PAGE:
Small businesses are often like families, in ways good and bad. As a lawyer who focuses my practice on estate planning and elder law my practice involves a great deal of actual and potential family conflict. As a holistic lawyer my goal, whether I am serving as an advocate or mediator, is avoiding or diffusing conflict and preserving family unity whenever possible. This article will attempt to pass on lessons I have learned from working with family conflicts to help you as you try to diffuse conflicts within your small business family.
Do Be Calm & Respectful
Whether you are trying to diffuse conflict among subordinates or manage your own conflict with co-workers, you will have more success if you remain calm and respectful throughout the process.
1. Wait to address the conflict until you, and whoever else is involved, are rested and free from distractions.
2. Connect with your own core values. People often enter conflicts with at least some thought to what they want to happen at the end of the conflict. Fewer people take the time to remember what kind of person they want to be at the end of the conflict. The clearer you are with yourself about that second issue the more likely you are to make good long-term decisions. If you are someone who prides yourself on being “honest,” “kind,” or “compassionate,” taking a minute to remind yourself of that will make it more likely that you notice when you are not reflecting those values.
3. Remind yourself of your “opponents” humanity and value to you. Recapture your most positive memory with that person. Take stock of what losing or damaging the relationship would mean to both your business’ bottom line and you personally. It may keep you from making statements or ultimatums you will later regret.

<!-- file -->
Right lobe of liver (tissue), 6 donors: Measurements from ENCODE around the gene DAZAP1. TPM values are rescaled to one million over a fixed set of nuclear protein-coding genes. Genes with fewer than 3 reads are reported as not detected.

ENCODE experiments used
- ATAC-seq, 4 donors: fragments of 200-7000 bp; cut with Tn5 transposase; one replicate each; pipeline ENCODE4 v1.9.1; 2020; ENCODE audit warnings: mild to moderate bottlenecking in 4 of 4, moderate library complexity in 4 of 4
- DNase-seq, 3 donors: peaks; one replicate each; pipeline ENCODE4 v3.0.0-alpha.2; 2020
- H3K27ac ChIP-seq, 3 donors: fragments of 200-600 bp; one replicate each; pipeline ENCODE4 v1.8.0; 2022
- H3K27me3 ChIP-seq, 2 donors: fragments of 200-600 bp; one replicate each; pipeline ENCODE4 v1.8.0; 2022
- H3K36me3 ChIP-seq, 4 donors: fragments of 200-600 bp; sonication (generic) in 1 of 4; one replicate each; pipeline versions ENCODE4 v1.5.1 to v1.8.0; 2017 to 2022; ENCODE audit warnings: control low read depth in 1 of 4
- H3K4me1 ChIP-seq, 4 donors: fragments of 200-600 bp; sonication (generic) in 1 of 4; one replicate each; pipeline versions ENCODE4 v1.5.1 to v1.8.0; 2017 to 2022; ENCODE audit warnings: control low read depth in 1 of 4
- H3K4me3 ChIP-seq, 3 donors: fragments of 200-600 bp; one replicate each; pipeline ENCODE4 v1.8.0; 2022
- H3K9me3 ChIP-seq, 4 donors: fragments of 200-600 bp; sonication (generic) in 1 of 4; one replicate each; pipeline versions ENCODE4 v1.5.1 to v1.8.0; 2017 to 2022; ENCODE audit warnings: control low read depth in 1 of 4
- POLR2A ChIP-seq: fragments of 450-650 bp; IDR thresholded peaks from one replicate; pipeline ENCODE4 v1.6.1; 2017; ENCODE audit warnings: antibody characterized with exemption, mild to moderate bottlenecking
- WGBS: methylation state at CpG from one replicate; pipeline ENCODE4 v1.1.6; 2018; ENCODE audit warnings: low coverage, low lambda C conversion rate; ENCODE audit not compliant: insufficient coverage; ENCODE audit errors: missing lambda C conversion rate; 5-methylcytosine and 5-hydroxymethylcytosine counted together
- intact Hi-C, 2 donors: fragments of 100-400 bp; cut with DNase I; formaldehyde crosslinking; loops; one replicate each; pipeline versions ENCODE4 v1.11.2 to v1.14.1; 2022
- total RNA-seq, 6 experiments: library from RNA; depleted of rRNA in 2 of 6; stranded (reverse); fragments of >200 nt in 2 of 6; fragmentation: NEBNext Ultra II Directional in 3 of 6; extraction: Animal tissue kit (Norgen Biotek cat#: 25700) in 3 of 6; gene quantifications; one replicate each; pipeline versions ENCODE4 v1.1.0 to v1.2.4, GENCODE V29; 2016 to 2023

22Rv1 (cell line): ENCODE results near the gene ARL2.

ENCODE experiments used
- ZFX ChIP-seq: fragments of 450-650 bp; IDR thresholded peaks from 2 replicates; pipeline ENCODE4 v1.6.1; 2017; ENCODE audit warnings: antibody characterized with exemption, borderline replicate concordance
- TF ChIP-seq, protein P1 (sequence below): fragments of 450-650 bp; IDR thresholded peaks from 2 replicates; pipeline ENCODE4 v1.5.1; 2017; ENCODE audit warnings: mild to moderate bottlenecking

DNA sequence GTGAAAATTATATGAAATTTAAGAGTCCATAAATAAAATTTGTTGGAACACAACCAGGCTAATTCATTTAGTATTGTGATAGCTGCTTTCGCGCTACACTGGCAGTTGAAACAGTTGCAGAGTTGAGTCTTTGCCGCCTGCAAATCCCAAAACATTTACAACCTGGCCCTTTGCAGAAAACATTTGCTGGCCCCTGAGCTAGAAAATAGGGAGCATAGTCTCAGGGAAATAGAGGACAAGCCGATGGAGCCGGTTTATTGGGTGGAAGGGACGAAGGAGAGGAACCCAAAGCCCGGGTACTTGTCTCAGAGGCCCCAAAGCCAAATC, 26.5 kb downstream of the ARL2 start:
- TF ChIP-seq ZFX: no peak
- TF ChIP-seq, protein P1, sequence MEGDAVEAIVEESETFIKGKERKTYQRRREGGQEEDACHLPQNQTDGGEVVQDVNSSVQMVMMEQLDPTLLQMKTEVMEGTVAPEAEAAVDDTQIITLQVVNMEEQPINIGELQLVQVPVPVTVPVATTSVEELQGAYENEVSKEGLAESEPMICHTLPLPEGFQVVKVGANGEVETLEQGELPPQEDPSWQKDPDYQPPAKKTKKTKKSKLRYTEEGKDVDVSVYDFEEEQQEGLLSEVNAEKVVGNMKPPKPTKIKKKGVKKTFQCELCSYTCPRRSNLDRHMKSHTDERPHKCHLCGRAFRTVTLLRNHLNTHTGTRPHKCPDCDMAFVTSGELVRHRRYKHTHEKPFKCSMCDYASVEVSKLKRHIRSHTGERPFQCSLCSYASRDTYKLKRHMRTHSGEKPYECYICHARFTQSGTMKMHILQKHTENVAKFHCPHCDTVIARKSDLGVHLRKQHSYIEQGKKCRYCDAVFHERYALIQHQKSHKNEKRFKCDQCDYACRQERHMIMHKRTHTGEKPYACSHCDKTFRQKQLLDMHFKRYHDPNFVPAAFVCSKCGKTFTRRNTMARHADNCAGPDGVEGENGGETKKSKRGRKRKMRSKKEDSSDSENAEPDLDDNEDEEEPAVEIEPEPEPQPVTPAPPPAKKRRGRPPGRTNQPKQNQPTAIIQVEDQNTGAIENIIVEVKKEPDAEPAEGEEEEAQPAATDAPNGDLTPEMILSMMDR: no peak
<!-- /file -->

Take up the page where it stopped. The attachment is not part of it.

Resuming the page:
4. When you feel yourself slipping, breathe deep, count to ten, and let your voice in your head remind you “I am going to be calm and respectful.”
Do Break Problems Down to Manageable Units
If your problem or conflict feels overwhelming, break it down into manageable units. Consider bringing a draft agenda that reflects those units. Be open to the other people revising that agenda. Give yourself and everyone else involved a pat on the back each time a unit is resolved. People love progress.
Do Really Listen
Attentive, compassionate listening is the difference between a fight and an attempt at resolution. If you are not ready to listen to what the other people involved have to say, take time to get yourself into that place. Real listening means that you are patient and focused. It means being as non-judgmental as possible. It also means being curious. Assume the other person has a perspective or information that will be new to you and that you can learn from. Ask open-ended questions.
Do Understand & Acknowledge
Cultivate a desire to understand all points of view in your conflict. Understanding is not the same as agreeing. You don’t need to agree with everyone. You probably won’t. But you will come to the best resolution if you can understand them with empathy. Realize that empathy is not just knowing what the other person would “say,” it is imagining how the other person would “feel.” Repeat back what you hear in your own words to check if you are really hearing what they mean. If you notice someone is repeating themselves, before getting annoyed, check if you have signaled that you have truly taken in what they have said. Rather that responding with “you have said that five times already,” try saying “I understand that you think....” Trust me. It works better.
Don’t lie or heap praise where it is undeserved but realize that the need for acknowledgement is often the root cause of conflict. To the full extent it can honestly be done, acknowledge efforts, emotions, good intentions, and improvement. Also acknowledge legitimate challenges such as time pressure, lack of training, and conflicting obligations. Acknowledge changes that make old patterns ineffective in the current environment. Make these acknowledgments in both your conversations and any written reporting. You may find that these acknowledgements go a long way toward diffusing the conflict. If nothing else, they will help you to be and seem reasonable.
Do Use Normalizing Language